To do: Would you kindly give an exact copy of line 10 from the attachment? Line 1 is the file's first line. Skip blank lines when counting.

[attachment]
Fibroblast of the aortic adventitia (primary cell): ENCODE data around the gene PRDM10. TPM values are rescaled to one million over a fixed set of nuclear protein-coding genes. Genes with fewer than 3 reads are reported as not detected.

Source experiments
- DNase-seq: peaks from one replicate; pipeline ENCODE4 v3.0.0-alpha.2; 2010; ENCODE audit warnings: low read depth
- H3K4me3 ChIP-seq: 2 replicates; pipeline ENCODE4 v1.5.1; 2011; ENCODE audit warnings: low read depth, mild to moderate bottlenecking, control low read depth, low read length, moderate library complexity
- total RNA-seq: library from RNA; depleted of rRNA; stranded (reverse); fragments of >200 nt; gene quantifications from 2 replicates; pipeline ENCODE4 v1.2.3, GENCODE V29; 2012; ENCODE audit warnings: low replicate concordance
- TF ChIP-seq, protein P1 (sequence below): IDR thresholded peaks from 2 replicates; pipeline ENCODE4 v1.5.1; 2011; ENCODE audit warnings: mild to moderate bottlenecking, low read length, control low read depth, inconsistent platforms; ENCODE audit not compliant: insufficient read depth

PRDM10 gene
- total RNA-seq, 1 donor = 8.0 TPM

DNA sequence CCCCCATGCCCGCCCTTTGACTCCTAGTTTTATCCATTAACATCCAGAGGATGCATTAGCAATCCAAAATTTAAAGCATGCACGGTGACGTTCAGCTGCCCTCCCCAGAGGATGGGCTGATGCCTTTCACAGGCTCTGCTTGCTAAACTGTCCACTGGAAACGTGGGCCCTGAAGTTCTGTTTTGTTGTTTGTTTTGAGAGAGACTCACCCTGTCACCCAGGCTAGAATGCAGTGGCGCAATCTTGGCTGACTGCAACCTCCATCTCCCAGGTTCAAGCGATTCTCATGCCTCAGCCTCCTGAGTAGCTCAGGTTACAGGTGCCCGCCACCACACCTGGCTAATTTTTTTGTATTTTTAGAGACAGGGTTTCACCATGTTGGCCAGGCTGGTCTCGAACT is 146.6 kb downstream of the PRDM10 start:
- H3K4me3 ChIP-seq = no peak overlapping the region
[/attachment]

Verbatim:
- H3K4me3 ChIP-seq = no peak overlapping the region